Joe and I got involved. We attended Mrs. Zhan's class, organized role plays, and discussed American culture. It was heartening to talk with these idealistic young people who dream of a better China, a better world. Not all these students enjoy speaking English, but their enthusiasm for the Olympics carried a long way. We ourselves will be back in the States when the games open, but it was wonderful to make even a small contribution.
Practically speaking, English is functioning as the world's international language, though some would prefer Esperanto. Even so, I do not think English speakers like me are excused from learning the languages of others, and I continue to work away at Chinese.
Sunday, July 13, 2008
Filial piety-- the duty to care for one's elders-- is a very strong value in China. Confucius considered it one of the highest moral values. Support of aging parents is mandated by law here. There are no governmental programs to assist the elderly. The expectation that one must care for aging parents is drummed into young people's heads here from the time they are small.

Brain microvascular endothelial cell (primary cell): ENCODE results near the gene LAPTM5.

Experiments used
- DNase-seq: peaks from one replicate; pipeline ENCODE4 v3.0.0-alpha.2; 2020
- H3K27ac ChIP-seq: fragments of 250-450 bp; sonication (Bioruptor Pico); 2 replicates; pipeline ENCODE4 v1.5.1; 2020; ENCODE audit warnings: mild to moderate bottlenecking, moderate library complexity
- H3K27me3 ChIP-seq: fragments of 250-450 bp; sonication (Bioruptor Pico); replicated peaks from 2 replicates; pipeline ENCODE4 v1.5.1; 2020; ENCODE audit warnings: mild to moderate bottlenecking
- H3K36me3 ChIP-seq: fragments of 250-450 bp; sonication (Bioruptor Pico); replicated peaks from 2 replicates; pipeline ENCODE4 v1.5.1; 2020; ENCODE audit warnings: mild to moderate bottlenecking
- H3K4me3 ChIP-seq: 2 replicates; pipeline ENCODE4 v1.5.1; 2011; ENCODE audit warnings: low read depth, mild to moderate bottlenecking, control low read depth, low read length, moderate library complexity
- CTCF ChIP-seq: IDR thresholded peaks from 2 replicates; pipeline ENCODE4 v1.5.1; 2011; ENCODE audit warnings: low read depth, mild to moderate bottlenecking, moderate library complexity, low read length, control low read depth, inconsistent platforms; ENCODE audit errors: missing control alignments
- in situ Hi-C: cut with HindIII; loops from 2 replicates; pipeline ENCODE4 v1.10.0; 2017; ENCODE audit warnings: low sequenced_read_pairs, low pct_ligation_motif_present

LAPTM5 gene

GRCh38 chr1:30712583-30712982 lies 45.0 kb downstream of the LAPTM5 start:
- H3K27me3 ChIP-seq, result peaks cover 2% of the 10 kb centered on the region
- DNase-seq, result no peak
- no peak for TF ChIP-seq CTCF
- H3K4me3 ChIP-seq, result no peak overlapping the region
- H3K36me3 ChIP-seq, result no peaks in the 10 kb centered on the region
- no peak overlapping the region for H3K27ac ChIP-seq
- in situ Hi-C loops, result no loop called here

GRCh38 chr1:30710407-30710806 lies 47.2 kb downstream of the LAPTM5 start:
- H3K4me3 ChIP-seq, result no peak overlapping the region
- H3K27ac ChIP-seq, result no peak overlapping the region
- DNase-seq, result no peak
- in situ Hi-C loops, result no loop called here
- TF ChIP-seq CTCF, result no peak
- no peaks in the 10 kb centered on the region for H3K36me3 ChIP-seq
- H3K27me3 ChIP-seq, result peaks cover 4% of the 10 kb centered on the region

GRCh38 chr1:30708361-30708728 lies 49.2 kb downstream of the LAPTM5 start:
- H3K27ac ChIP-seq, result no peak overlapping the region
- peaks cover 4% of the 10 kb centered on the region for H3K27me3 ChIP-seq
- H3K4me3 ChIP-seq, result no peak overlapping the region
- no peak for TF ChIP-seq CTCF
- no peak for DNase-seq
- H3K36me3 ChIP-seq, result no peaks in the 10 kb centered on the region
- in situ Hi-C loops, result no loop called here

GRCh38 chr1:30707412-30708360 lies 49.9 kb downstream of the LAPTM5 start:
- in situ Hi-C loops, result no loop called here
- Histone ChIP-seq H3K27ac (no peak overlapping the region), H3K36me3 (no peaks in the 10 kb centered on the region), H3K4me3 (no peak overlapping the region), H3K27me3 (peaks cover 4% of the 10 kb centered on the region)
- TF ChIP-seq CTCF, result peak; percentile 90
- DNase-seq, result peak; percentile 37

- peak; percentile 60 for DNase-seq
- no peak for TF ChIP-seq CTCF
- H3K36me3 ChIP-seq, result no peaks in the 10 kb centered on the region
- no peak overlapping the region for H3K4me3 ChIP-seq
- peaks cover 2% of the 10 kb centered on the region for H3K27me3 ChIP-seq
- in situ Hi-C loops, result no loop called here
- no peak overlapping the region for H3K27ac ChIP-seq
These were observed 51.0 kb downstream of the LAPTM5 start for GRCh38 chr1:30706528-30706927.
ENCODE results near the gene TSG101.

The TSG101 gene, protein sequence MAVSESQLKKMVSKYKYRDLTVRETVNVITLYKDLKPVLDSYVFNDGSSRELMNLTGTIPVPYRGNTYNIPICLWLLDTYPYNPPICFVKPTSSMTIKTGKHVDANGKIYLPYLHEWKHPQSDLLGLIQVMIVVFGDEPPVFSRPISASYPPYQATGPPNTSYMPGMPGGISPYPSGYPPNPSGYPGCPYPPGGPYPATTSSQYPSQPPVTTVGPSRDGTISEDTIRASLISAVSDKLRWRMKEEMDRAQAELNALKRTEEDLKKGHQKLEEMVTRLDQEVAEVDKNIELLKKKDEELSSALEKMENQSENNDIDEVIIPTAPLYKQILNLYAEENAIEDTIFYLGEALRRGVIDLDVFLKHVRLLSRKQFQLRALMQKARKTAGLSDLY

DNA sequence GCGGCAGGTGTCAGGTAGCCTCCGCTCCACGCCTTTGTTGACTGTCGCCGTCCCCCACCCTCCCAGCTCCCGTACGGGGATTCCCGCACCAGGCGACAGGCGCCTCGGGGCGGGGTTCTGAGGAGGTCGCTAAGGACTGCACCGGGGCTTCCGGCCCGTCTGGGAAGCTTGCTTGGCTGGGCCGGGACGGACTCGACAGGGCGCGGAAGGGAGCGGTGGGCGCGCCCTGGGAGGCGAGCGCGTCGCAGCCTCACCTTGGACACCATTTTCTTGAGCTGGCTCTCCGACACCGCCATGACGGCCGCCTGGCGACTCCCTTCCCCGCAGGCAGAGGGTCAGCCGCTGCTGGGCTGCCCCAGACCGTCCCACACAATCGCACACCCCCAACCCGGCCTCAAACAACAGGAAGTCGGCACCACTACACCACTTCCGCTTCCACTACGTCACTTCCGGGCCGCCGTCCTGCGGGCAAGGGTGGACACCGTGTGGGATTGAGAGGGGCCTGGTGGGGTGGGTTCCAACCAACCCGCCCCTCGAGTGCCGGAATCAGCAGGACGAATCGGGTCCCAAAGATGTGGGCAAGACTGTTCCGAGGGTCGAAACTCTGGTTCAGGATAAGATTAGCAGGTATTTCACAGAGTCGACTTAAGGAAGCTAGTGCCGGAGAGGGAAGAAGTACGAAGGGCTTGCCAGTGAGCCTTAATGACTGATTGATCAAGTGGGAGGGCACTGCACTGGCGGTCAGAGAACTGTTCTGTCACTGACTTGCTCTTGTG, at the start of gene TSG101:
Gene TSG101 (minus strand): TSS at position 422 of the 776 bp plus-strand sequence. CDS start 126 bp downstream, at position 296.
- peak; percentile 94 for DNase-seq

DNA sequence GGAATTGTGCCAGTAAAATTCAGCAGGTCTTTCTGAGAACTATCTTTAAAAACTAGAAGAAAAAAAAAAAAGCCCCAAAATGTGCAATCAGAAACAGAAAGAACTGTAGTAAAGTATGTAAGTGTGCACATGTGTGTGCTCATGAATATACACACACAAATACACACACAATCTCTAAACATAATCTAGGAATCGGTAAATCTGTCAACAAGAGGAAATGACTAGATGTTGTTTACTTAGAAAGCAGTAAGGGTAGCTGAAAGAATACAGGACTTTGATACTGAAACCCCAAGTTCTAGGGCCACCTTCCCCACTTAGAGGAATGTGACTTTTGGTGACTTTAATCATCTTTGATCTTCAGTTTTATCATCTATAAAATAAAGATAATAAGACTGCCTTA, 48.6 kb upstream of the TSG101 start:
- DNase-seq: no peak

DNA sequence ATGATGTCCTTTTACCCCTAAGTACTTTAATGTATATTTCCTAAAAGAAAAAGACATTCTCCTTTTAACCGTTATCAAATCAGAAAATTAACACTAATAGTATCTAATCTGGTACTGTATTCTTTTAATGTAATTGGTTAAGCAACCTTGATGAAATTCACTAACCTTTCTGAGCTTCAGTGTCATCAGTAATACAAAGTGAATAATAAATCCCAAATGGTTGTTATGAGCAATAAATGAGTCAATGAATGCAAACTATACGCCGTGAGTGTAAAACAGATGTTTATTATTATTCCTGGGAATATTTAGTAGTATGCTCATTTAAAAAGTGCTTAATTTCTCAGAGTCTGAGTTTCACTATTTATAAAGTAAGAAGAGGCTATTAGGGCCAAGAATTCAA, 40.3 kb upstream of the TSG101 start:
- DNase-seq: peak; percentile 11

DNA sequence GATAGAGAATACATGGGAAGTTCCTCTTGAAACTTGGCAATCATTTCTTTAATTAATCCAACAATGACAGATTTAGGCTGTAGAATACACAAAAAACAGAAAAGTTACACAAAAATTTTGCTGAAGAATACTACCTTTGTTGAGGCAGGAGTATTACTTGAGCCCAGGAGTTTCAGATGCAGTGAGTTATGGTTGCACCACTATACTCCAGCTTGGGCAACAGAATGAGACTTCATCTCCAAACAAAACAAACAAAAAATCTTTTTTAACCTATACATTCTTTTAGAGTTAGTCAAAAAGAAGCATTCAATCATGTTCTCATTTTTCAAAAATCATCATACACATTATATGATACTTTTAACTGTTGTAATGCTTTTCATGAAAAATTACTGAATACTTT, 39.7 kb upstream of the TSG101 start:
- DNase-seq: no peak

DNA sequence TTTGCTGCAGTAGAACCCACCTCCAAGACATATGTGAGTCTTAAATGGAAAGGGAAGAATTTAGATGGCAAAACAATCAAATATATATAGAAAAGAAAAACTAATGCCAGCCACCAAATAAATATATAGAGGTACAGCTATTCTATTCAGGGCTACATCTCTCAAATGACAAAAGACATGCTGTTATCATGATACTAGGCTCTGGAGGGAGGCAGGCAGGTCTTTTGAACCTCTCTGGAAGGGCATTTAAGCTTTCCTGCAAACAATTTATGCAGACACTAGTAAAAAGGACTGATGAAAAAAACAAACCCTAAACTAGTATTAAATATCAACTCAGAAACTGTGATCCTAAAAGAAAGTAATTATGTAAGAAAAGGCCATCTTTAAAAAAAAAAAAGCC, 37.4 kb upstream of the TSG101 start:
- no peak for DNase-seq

At first, I imagined the young people here actually WANTED to build their lives around their aging parents. Perhaps it was a cultural difference, I reasoned; in contrast to America where our children want to lead their own lives. People will say things to an outsider they won't admit to other Chinese. Many of the young people I talk to find care of their elders burdensome-- especially so in one child families where there are no siblings to share the load. Some young people smolder with resentment over the expectation that they care for their aging parents. But in today's China, there is no way out.
Elderly Chinese do not have the option of working and are thus very dependent on their children. Men must retire at 55 and women at 50, though exceptions are made in some fields, and some aging people find opportunities to work. Once, when I taught at a Chinese university, an official questioned whether a person of such advanced age as myself could possibly handle the workload
Above: An aging subsistence farmer.
Here's a link to an excellent article on this subject Bo Howell posted on his blog. http://bulletin.aarp.org/yourworld/family/articles/the_aging_of_china.html